Previously, we discussed concussions, stingers, and burners and how these injuries can affect a football player’s career. It is important to be able to spot these injuries so that players can get the proper treatment. However, that is only one piece of the puzzle. Players and coaches should also be taking steps to prevent these injuries from happening. Accidents do happen, and while some injuries may be unavoidable, using the proper techniques and cautionary methods can decrease the likelihood of injury.
Here are some preventative measures football teams can take to decrease the likelihood of a spinal injury.
1. Wear the Right Equipment
The first step in preventing injuries is to make sure that you are wearing the right equipment. Make sure your helmet and protective gear fit properly and are well-maintained, and always buckle the chin strap on your helmet. While helmets are not 100% effective in preventing concussions, they can help to reduce the likelihood of a concussion. Some equipment manufacturers, like Riddell, are beginning to incorporate technology into helmets to help detect concussions. Special sensors placed in the helmet trigger an alert when a player sustains a hard blow. While this technology is still new, and there is not enough data to determine just how accurate these devices are, they can be a helpful tool in identifying concussions.
Football collars can be helpful in preventing burners or stingers. These U-shaped collars help to prevent over-extension of the neck to the back or side, the motions that cause burners and stingers. Some collars attach to the shoulder pads, while others are worn separately from the shoulder pads as a vest. While not all players wear football collars, they may be recommended as a preventative measure for players who have already suffered from a stinger or burner to prevent further injury or damage to the nerves.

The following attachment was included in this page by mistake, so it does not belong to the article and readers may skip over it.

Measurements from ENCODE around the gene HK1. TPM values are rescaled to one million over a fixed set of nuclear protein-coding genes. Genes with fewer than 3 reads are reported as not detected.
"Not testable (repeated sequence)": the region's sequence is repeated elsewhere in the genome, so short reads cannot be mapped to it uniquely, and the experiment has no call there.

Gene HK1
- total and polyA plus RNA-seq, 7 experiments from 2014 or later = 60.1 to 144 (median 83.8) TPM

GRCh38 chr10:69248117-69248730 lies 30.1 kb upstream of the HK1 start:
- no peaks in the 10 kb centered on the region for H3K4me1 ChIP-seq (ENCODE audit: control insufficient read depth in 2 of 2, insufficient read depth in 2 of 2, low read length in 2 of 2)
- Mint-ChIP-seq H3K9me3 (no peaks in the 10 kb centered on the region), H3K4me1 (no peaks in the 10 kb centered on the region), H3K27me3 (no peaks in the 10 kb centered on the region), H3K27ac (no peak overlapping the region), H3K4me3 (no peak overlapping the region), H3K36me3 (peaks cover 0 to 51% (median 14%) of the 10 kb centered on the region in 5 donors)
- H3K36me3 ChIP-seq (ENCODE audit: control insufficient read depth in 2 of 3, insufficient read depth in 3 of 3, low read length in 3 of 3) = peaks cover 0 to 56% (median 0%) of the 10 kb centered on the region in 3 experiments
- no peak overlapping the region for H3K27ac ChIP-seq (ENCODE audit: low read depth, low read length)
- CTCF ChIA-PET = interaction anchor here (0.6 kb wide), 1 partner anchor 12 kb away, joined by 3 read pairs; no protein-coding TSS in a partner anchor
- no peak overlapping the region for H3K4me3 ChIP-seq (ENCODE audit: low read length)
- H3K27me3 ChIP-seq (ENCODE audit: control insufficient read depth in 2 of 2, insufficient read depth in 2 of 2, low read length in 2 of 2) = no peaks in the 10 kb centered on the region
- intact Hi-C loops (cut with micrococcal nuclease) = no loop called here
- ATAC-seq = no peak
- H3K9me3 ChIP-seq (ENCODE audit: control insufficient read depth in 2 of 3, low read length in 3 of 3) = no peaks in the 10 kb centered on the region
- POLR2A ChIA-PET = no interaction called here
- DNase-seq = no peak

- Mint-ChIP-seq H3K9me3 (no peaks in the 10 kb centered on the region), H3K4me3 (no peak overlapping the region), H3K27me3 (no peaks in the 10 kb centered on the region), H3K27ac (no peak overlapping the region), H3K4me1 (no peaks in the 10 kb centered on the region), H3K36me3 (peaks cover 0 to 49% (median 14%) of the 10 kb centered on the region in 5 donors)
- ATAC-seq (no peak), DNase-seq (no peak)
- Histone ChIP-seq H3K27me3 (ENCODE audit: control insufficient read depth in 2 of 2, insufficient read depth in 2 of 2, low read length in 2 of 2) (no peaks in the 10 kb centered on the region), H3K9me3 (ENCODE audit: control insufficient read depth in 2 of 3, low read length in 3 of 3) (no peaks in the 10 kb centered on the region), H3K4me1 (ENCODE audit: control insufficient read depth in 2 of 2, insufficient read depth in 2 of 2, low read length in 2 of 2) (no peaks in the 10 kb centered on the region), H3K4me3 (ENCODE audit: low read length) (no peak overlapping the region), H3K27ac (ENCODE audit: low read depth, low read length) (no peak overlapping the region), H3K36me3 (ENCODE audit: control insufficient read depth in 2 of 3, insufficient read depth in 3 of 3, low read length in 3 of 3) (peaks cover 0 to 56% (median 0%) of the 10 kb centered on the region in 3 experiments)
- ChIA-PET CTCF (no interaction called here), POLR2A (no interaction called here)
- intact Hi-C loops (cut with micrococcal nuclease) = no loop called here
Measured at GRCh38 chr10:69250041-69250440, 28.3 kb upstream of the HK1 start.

2. Tackling: It’s All in the Technique
It’s important to learn the proper tackling techniques when playing football. Always use the “heads up” technique when tackling–when making a hit, you should never lower your head. The head should never be the main point of contact. Head-first tackling, commonly known as spear tackling, can not only result in a penalty, but can also increase your risk of getting a concussion. Instead, use the front of the shoulder as the main point of contact.
3. Coaches and Trainers: Make the Right Calls
Coaches and trainers need to be aware of the proper tackling techniques and stay up-to-date on the current rules and regulations of football, no matter what level the team is playing on. Players need to be taught the proper tackling techniques to protect the safety of themselves and other players. Rules and regulations are put in place to keep the players safe and reduce the risk of injury, so it is important to make sure your team is following them.
Also, players should never be encouraged to “play through” an injury. Even if symptoms aren’t major, playing with a concussion or spine injury can cause long-term damage. If a player receives a blow to the head or neck, always make sure they undergo the proper evaluation before they are allowed back in the game. A player may tell you he feels fine after a blow to the head, but as coaches and trainers, it is your responsibility to notice the signs of an injury and make the right calls for the safety of your players.
Injuries cannot always be avoided, but taking these steps can help to increase the safety of the game for you and your team.